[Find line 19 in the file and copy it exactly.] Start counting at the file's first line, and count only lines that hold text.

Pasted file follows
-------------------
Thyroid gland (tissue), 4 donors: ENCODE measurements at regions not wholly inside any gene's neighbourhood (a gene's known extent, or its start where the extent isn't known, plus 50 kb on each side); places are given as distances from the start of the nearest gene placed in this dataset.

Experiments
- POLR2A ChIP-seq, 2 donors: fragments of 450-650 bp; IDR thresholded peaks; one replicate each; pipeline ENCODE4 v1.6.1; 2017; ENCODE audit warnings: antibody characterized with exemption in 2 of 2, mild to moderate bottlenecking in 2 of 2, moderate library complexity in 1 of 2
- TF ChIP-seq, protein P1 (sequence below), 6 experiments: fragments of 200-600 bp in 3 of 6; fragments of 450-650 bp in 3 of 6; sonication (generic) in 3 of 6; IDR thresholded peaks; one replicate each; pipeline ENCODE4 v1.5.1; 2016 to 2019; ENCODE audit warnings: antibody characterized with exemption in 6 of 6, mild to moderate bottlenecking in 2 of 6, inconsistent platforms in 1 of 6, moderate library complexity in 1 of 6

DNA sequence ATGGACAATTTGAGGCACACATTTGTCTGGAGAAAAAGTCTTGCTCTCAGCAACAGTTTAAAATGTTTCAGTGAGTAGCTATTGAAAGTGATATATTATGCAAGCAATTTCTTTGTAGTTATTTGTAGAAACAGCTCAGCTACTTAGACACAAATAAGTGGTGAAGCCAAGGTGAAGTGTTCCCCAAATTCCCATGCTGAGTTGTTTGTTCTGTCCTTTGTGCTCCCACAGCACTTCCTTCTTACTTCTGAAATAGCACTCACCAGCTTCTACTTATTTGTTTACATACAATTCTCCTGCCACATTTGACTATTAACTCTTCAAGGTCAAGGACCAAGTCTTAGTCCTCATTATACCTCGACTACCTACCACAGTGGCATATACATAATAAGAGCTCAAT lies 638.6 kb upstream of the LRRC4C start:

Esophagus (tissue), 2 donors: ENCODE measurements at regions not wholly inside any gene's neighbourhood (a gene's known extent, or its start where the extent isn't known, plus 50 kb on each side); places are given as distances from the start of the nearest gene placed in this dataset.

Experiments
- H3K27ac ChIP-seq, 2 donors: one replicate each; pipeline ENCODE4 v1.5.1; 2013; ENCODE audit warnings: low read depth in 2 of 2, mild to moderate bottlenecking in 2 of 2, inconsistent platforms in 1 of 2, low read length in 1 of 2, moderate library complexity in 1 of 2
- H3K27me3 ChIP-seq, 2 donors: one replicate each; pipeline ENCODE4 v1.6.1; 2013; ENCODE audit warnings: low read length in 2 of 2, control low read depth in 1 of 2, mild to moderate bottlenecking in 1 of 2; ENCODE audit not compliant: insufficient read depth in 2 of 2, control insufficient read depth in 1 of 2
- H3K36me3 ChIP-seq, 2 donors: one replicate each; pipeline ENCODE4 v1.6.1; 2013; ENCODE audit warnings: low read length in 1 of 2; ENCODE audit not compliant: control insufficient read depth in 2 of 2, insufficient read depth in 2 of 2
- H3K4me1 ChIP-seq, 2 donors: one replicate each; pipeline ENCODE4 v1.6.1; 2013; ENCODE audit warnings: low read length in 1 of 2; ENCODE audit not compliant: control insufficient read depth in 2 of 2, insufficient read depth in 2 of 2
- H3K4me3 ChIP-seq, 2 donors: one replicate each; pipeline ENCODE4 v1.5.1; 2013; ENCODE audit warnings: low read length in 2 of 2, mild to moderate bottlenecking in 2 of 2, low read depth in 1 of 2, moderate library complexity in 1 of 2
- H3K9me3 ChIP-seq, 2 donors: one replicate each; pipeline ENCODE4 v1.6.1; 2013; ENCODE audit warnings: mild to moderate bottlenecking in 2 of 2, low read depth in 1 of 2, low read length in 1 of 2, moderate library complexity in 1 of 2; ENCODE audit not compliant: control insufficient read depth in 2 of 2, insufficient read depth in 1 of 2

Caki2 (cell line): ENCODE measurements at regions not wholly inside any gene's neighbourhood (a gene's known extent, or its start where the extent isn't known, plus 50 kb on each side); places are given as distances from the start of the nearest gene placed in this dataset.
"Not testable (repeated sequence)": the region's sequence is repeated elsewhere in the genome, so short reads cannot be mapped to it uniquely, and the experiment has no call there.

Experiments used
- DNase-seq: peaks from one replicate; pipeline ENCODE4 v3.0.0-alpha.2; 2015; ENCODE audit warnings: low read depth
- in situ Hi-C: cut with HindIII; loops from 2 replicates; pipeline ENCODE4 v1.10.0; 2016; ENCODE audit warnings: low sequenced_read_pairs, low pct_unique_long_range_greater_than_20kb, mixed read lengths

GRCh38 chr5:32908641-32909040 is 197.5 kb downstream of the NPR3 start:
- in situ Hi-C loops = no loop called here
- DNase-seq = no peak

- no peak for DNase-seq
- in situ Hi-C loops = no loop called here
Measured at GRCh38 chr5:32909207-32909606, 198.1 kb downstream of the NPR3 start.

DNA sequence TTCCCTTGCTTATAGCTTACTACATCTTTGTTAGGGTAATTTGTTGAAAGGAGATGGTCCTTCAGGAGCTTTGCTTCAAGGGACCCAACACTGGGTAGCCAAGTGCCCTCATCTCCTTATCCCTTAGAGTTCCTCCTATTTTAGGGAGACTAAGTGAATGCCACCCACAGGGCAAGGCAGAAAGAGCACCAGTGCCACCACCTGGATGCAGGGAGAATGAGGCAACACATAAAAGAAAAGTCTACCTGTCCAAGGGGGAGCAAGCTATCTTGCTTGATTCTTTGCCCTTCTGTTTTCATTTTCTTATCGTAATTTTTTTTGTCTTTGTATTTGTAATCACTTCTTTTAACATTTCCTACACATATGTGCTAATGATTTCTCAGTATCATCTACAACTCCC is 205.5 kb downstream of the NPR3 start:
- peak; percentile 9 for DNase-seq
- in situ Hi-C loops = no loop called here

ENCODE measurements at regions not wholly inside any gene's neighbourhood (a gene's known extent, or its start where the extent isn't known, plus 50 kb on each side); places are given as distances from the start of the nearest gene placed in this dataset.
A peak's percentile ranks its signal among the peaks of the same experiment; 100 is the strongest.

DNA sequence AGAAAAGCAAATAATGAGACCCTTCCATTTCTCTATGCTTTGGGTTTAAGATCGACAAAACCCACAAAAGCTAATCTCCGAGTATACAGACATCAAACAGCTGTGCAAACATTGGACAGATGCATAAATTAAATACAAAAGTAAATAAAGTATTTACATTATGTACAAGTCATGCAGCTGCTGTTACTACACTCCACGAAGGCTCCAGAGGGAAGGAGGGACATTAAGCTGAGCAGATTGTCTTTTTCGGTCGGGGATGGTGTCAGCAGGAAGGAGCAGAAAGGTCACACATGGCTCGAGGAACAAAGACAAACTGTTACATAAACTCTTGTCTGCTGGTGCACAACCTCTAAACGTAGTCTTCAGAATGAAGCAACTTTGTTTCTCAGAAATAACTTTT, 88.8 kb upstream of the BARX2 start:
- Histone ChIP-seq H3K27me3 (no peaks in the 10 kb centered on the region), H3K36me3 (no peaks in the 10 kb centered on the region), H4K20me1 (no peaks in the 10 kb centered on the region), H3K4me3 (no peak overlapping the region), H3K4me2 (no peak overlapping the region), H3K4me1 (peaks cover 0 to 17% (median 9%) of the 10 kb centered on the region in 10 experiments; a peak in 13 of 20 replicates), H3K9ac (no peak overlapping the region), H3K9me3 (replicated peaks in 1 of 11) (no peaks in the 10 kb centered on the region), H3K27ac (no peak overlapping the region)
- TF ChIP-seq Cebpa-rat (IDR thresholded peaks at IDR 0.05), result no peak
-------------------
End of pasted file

GRCh38 chr5:32908641-32909040 is 197.5 kb downstream of the NPR3 start: